The humble six-pack is an environmental nightmare. Those familiar plastic rings are notorious for the danger they pose to marine wildlife, as animals often get ensnared in them, starving to death when they get their mouths caught. While the common solution is to ask consumers to cut up the rings before placing them in the trash, that’s only a stop-gap measure. Now, Carlsberg has come up with a new plan to rid the world of plastic rings altogether. According to The Telegraph, the Copenhagen-based beer producer has come up with a glued six-pack design that keeps beers together without adding extra plastic.

The Snap Pack design keeps beer cans together with dots of glue. The bonds are strong enough to withstand the jostling of transport, but not so strong that you can’t break them apart. (Unlike the thicker plastic holders used by craft beer companies, which can be a nightmare to use.) The design took three years to perfect.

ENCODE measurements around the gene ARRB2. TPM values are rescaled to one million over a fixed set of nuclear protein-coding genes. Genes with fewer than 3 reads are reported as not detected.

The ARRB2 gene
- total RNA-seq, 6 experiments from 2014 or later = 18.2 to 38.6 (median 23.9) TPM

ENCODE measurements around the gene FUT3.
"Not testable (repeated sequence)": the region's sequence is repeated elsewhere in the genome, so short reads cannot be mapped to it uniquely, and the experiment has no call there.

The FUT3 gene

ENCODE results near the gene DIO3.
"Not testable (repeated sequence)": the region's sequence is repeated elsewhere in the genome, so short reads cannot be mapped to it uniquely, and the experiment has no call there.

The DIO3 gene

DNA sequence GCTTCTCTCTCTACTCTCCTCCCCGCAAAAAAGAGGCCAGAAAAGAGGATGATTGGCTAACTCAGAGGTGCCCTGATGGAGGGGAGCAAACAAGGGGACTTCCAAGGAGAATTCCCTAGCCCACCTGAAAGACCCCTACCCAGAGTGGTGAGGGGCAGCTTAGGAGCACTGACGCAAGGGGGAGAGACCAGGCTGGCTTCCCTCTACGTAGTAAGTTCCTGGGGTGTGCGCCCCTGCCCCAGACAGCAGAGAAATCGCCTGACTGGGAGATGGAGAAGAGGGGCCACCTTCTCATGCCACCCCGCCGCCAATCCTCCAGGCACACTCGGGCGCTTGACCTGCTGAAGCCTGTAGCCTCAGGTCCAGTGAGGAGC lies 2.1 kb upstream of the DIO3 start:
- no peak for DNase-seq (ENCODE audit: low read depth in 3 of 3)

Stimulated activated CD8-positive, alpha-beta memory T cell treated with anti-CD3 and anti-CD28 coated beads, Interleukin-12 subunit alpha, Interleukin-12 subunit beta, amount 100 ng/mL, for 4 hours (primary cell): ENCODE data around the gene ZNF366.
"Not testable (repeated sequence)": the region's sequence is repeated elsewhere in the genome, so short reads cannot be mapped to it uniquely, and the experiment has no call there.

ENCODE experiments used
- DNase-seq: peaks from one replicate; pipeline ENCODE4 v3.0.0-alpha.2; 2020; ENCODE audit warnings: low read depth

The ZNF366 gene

Previously, a Florida-based brewery called Saltwater created an edible, compostable set of six-pack rings designed to make drinking beer a bit more dolphin-safe, but this eliminates the rings entirely. Considering that Carlsberg is one of the world’s top beer producers, the environmental benefit is pretty dramatic. The company estimates that the glued packs will reduce the amount of plastic used in traditional multi-packs of beer by more than 75 percent, saving around 1322 tons of plastic every year.

The Snap Packs will make their debut in the U.K. in September 2018, before being rolled out to the rest of Europe and the world.

[h/t The Telegraph]